"WE SHALL VISIT THE MOON now before very long, probably within the next thousand years," Apsley Cherry-Garrard, one of polar explorer Robert Falcon Scott's men, prophesied shortly after slogging up Antarctica's Beardmore Glacier in 1911.
This wild miscalculation by the author of The Worst Journey in the World indicates what a long way we've traveled in just 91 years. By 1977, when you may have plunked down $2.50 for an early issue of this magazine, many of the most famous physical challenges on the planet had been knocked off. We'd ventured to the loftiest point (Mount Everest, 1953) and come near the lowest (the Mariana Trench, 1960). Not to mention the wettest, driest, hottest, and coldest stretches of each continent. Every backwater on the globe lay within striking distance of a 747; even the moon had been requisitioned as a golf course.
Outside still managed to find a few things to write about, of course, because something subtle but significant had happened along the way: The very nature of adventure changed. Once the domain of state-sanctioned professionals who pursued the unknown in the name of fame, science, or the glory of nations, exploration was reinvented as a more personal journey, available to almost everyone. These days, meaningful discoveries are within reach of anyone with a little initiative and a few days off work. Armed with better gear, new insights into health and the physiology of endurance, and a growing respect for the value of fragile cultures and environments, increasing numbers of us have been booking flights into the unfamiliar, just to see what's there.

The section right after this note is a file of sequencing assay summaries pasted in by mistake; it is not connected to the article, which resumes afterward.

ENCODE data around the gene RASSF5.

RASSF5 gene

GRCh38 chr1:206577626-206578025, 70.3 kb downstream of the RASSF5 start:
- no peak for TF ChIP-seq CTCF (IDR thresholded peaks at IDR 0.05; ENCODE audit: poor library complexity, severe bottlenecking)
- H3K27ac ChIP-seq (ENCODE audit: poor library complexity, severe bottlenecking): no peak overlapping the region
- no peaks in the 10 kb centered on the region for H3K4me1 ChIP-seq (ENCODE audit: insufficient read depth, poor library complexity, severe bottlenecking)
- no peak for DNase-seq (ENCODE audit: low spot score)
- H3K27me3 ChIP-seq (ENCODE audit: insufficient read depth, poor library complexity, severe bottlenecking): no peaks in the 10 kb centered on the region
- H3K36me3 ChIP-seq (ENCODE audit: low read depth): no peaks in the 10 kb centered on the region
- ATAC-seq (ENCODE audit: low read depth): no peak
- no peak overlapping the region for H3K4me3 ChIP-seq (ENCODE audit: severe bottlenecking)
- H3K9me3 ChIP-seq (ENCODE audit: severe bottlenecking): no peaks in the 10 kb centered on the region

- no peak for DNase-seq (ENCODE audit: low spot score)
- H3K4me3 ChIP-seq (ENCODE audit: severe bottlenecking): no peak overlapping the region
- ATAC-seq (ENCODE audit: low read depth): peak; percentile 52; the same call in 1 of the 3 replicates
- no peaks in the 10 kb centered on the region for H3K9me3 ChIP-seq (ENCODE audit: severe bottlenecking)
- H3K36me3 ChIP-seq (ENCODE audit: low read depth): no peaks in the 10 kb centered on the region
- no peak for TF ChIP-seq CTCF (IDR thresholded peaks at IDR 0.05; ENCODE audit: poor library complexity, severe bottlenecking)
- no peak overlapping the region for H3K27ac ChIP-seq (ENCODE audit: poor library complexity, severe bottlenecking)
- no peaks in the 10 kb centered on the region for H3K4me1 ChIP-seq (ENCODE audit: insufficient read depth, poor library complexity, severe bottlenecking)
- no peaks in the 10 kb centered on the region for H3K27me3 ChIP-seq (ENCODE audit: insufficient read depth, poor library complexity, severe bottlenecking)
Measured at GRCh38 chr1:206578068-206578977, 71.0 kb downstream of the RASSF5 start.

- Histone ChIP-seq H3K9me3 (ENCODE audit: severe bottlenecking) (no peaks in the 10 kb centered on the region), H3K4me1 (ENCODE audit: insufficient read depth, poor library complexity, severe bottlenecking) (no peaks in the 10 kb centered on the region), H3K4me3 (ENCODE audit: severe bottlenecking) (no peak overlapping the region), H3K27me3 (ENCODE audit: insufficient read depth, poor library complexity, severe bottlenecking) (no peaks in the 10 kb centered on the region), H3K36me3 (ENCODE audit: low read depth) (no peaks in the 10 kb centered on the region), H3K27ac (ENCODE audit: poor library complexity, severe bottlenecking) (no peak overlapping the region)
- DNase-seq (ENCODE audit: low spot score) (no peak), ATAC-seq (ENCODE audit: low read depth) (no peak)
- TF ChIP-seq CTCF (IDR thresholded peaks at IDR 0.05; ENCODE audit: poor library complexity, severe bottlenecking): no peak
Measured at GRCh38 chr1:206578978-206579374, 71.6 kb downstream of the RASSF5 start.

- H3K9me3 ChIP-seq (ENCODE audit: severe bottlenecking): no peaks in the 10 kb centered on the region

Call it the Age of the Inspired Self-Starterand know that in the next 25 years, there's still room for plenty of creative rambling. On the most literal level, the notion that we're running out of terra incognita is plainly wrong. Take Nepal. While countless crampon teeth have dimpled the trail up Kanchenjunga, last December the kingdom opened up 103 previously unbagged peaks to climbers. That list is now down to 102in May, Americans Peter Ackroyd and Jim Frush topped out on 20,270-foot Gaugiri and returned with glowing reports of a virgin Himalayan playground. "We saw many excellent peaks that will take you into places that no one has explored," they told excited members of the American Alpine Club. Similarly, untold thousands of square miles of little-traveled terrain awaits the self-sufficient all around the worldeven in the hidden corners of the United States.
But adventure is not just about remote firsts; it's also a matter of individual spirit and style. Indeed, a fine role model for the next 25 years is someone like 35-year-old Swedish globe-trotter Göran Kropp, who in 1996 rode his bike, solo and unsupported, from Stockholm to Nepal, bagged the summit of Everest without oxygen, and then pedaled home. (He's now planning a single-handed sailing trip to Antarctica.)
"The true adventurer," British alpinist Christian Bonington reminds us, "is one who escapes the treadmill of the obvious." In that spirit, I recently scrapped the logistical burdens and fleeting thrills of a planned trip to the North Pole. Instead I'm taking my new baby trekking with the Sami people in Lapland.
By 2102, when Outside celebrates its 125th birthday, we probably will have put human explorers on Mars. We'll eventually launch intergalactic getaways from orbiting base camps. Thanks to increasingly sophisticated satellite imagery, we'll have mapped vast valleys on the ocean floors and descended into thousands of miles of hitherto undetected labyrinths. The deep, along with conscientiously preserved expanses of African jungle and South American rainforest, will have yielded astounding medical breakthroughs, and we'll have figured out how to share news of our epic featslive and static-freefrom anywhere on earth, at sea, or in space.
Or maybe it will all happen faster than that. The truth is, I don't know exactly what lies ahead, or how quickly we can get there. Nobody does. But I know this: Men and women will always go adventuring. The impulse to explore is fundamental to the human condition. Motives differa thirst for knowledge, a desire to slip the shackles of the mundane, a fascination for the heady thrills of the unknown. Cherry-Garrard may have been wrong about the moon, but he was right about something. The whole glorious, unending story of adventure, he concluded, "is about human minds with all kinds of ideas and questions involved, which stretch beyond the furthest horizons."
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